One of Sandia’s next objectives is to work with all parties to look closer at the underutilized performance-based parts of the NFPA 2 code, rather than the prescriptive-based elements that focus on rigid distance requirements.
While the prescriptive sections of the code are typically implemented, there are also sections of the code that allow for the use of more risk analysis to optimize the fueling facility, San Marchi said. If station developers and others take a more performance-based approach, he said, more existing fueling facilities will be able to integrate hydrogen systems and support the developing fuel-cell electric vehicle market.
Sandia is also in the process of developing a risk-informed approach for shortening the separation distances for liquid hydrogen storage at fueling stations, as current efforts only examined separation distances for gaseous hydrogen. Liquid hydrogen is attractive because it takes up less space than gaseous hydrogen and allows fueling stations to accommodate larger numbers of fuel-cell electric vehicles. However, there are additional issues associated with the low temperatures required for liquid systems installed on small properties.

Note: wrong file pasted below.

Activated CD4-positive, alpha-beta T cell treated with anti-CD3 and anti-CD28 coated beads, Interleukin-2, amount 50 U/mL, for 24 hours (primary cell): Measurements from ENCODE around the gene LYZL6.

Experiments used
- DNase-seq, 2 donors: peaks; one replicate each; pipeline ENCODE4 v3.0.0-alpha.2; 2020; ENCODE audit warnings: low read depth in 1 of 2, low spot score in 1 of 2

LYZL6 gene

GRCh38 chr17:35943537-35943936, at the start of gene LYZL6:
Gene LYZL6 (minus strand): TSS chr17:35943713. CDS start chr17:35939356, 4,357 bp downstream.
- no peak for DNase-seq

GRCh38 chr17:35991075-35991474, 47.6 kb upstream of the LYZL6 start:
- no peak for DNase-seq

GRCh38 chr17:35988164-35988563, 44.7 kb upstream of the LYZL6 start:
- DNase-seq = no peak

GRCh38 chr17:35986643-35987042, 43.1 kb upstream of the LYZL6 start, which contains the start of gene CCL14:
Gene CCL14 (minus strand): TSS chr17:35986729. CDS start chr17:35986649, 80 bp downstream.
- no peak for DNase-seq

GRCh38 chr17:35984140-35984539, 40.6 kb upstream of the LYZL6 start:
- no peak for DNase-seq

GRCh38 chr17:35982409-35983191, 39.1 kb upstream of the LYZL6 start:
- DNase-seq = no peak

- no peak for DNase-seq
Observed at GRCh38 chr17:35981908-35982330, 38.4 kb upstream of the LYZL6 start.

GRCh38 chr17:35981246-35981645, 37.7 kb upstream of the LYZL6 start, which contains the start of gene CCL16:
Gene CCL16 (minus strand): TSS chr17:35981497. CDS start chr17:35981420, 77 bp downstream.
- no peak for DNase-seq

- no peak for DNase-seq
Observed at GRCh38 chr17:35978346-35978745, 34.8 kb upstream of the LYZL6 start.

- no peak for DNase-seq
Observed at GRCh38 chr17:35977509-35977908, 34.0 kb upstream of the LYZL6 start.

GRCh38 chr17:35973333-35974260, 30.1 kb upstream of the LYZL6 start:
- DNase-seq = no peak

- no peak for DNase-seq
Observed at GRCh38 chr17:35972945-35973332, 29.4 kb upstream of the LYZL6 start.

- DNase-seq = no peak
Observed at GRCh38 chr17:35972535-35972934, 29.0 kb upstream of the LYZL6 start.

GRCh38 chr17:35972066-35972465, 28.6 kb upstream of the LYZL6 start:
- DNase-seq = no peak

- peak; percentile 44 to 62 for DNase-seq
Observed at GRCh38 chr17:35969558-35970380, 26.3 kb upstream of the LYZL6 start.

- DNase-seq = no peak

We need to do more experimental and modeling work to understand and evaluate the science and physics of liquid hydrogen. By evaluating the risks quantitatively, we believe we can shorten the separation distances required in the code for liquid hydrogen just as we did with gaseous hydrogen. That could then lead to even more fueling stations that can accept hydrogen and support the continued growth of the fuel-cell electric vehicle market.—Chris San Marchi
Sandia’s hydrogen safety, codes and standards program is a diverse portfolio of activities funded by the Department of Energy’s Fuel Cell Technologies Office to provide the technical basis for developing and revising safety codes and standards for hydrogen infrastructure, including the NFPA 2 code.
This work is aligned with Hydrogen Fueling Infrastructure Research and Station Technology (H2FIRST) (earlier post), a new project established by the Department of Energy’s Office of Energy Efficiency and Renewable Energy.
A.P. Harris, Daniel E. Dedrick, Chris LaFleur, Chris San Marchi (2014) “Safety, Codes and Standards for Hydrogen Installations: Hydrogen Fueling System Footprint Metric Development,” Sandia Report SAND2014-3416